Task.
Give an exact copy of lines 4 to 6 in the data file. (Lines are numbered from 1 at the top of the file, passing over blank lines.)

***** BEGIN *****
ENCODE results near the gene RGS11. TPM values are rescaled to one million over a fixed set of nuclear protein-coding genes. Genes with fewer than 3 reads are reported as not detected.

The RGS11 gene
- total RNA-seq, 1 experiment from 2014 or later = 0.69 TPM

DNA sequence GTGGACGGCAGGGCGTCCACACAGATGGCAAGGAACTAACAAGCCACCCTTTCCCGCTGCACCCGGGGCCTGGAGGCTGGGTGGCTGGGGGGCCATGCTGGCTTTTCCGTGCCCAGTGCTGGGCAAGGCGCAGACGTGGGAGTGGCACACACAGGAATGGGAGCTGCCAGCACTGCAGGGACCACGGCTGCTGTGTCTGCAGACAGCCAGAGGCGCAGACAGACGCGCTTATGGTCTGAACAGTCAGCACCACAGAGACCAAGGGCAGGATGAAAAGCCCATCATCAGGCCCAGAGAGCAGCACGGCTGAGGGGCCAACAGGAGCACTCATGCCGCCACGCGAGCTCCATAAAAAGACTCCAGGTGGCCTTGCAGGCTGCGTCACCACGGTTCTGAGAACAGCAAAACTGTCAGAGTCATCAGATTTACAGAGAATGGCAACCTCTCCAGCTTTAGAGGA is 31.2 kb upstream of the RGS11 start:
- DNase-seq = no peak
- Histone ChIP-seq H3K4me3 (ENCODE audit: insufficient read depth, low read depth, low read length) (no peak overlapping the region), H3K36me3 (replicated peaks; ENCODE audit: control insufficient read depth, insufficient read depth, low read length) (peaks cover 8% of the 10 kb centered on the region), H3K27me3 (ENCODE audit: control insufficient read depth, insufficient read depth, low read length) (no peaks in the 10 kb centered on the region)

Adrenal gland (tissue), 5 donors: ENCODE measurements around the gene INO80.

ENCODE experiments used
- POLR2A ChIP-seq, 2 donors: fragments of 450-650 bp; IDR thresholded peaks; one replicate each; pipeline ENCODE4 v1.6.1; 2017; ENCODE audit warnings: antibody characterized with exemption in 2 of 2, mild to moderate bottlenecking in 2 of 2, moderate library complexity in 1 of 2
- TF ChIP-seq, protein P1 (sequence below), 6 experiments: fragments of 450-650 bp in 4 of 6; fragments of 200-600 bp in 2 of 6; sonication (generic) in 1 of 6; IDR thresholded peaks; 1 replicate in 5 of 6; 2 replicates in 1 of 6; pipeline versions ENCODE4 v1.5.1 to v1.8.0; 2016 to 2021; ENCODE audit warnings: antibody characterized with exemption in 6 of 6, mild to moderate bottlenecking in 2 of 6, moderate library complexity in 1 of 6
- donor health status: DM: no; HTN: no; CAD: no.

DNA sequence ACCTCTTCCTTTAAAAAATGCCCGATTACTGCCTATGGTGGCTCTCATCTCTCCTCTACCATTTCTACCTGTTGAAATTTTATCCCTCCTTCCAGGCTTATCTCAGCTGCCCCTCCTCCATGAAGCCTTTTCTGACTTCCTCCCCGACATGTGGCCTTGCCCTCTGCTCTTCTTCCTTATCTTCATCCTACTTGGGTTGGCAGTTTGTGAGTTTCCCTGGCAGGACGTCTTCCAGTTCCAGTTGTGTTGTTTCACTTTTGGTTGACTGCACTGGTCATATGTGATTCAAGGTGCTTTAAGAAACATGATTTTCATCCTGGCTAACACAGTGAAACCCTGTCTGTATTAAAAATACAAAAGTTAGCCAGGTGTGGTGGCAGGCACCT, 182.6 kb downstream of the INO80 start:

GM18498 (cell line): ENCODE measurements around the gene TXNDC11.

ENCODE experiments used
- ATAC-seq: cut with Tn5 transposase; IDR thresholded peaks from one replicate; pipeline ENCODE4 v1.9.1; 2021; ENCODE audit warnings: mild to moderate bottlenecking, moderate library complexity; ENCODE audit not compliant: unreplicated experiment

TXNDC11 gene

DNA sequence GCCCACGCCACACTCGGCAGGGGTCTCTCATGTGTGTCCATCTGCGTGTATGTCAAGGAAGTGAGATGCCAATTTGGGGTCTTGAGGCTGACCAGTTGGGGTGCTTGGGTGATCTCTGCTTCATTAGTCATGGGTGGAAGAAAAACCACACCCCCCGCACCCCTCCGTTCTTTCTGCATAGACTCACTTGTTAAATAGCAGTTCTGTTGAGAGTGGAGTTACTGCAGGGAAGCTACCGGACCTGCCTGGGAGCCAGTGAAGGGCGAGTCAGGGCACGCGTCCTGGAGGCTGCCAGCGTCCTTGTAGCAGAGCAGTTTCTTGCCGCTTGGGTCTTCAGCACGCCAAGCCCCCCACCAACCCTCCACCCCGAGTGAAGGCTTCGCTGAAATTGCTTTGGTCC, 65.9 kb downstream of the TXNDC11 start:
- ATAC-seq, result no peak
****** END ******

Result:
DNA sequence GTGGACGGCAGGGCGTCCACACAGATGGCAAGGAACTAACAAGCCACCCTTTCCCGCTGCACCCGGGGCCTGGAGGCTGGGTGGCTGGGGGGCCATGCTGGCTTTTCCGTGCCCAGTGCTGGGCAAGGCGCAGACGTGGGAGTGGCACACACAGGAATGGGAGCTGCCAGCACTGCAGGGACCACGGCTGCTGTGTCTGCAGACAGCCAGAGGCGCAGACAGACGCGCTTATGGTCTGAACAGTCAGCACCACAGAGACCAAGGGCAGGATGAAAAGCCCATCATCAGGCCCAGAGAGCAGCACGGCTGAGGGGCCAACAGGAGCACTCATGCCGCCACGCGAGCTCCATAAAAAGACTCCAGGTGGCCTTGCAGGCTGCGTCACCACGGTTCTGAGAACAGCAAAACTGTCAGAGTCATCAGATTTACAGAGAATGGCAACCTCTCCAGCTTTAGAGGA is 31.2 kb upstream of the RGS11 start:
- DNase-seq = no peak
- Histone ChIP-seq H3K4me3 (ENCODE audit: insufficient read depth, low read depth, low read length) (no peak overlapping the region), H3K36me3 (replicated peaks; ENCODE audit: control insufficient read depth, insufficient read depth, low read length) (peaks cover 8% of the 10 kb centered on the region), H3K27me3 (ENCODE audit: control insufficient read depth, insufficient read depth, low read length) (no peaks in the 10 kb centered on the region)